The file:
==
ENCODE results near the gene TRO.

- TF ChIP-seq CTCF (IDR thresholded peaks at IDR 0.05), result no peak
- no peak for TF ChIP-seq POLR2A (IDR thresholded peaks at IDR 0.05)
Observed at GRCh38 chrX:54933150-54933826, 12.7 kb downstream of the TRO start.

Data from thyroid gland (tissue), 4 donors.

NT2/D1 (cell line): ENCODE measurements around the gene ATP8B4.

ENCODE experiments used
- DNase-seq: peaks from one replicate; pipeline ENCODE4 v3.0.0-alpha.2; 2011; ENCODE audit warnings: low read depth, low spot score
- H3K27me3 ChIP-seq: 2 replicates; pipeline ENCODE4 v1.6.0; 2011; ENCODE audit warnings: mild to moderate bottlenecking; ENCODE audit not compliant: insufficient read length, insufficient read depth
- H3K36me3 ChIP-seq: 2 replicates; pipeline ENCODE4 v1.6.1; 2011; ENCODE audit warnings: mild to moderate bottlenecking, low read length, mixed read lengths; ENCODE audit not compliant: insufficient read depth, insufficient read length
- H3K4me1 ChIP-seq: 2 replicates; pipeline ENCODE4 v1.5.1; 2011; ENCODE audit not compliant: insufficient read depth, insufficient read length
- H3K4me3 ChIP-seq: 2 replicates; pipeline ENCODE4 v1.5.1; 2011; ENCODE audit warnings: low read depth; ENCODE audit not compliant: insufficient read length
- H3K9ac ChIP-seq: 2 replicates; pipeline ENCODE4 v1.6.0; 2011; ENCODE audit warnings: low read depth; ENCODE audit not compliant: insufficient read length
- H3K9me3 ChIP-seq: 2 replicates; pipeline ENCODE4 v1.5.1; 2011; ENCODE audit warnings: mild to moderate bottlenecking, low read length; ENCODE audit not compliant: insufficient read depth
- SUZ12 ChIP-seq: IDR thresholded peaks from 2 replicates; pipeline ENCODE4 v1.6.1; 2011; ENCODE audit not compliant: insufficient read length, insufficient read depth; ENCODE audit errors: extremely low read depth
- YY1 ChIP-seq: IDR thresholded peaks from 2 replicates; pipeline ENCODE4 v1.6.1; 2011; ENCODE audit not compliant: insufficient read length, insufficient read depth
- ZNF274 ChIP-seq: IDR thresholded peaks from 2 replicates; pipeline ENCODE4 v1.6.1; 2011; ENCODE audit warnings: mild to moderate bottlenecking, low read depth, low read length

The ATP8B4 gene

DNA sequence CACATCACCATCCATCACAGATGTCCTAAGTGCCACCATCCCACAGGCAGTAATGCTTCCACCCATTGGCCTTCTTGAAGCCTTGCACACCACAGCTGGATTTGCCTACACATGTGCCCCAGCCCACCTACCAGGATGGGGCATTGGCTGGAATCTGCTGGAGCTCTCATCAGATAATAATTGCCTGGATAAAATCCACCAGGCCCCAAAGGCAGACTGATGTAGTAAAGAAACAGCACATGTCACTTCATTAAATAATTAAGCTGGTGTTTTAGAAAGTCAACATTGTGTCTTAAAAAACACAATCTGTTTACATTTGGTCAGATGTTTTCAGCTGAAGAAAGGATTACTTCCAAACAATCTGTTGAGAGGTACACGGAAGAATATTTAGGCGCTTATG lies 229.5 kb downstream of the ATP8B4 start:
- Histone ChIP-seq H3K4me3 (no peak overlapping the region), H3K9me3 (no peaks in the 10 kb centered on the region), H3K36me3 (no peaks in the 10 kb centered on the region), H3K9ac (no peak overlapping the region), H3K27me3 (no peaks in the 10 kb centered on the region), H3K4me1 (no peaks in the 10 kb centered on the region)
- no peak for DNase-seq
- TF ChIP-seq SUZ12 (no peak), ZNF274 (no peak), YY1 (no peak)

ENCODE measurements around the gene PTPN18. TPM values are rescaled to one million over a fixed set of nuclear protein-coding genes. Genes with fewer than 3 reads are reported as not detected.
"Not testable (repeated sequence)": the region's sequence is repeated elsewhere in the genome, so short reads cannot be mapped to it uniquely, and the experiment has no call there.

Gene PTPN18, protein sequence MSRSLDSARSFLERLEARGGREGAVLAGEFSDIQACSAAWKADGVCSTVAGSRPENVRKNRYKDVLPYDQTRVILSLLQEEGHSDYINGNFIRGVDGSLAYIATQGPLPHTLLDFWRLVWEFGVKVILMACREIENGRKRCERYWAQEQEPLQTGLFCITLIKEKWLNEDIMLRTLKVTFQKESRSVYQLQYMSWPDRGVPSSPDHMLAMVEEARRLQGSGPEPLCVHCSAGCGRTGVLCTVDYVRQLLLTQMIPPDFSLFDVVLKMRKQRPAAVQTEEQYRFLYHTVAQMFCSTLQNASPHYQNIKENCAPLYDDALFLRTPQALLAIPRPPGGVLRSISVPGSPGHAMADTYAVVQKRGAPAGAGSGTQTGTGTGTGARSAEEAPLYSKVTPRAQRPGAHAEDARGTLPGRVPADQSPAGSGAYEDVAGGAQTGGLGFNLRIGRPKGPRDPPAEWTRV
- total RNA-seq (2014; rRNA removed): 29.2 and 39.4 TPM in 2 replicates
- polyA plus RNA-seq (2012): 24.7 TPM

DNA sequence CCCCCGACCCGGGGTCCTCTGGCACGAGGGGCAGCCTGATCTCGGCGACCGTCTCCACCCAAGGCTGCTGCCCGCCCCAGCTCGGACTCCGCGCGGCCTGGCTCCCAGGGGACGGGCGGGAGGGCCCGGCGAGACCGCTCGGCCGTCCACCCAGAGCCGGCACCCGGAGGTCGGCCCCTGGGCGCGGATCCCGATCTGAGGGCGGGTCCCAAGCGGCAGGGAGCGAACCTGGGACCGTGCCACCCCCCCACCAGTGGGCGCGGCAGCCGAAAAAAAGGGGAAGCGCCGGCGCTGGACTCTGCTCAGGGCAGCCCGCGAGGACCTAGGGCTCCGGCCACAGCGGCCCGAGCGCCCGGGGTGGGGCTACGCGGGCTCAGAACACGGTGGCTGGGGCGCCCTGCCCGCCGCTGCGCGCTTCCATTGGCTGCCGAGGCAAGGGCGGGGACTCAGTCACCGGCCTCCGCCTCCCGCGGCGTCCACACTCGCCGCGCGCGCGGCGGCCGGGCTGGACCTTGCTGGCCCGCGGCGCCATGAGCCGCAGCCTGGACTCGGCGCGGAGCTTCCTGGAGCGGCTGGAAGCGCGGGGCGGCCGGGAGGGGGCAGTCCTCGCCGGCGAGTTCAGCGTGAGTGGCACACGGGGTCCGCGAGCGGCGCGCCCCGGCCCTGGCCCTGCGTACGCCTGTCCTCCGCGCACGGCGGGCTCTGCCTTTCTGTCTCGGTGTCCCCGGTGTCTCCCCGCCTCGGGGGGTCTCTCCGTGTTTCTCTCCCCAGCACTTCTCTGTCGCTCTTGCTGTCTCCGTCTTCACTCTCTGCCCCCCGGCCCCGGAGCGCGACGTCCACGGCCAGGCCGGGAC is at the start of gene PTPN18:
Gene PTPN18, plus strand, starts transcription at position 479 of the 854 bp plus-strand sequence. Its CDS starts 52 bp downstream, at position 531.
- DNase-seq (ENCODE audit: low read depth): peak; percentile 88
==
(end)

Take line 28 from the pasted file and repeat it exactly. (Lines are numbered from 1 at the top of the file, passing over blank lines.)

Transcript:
DNA sequence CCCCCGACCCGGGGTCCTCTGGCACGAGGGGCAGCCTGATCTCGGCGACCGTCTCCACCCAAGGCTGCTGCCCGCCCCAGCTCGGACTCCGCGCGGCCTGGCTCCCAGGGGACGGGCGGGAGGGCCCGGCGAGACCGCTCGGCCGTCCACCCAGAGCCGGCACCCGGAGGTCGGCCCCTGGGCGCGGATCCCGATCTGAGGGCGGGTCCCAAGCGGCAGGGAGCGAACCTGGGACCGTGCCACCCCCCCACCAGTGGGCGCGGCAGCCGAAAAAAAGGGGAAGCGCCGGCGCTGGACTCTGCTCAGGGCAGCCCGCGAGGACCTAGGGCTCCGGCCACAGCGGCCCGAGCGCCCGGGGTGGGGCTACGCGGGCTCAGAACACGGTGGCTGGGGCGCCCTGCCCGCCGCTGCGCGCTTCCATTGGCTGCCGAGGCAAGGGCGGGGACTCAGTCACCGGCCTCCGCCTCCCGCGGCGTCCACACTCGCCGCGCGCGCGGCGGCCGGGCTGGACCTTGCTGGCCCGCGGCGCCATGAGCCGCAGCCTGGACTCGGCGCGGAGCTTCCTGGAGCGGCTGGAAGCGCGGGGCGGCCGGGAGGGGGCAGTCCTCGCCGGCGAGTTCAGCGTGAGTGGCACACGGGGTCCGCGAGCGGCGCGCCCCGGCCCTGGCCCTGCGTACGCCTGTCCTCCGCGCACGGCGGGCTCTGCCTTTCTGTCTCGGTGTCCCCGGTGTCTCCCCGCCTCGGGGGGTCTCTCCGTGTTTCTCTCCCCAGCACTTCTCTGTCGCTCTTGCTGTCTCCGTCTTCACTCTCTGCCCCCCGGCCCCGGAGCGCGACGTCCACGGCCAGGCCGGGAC is at the start of gene PTPN18: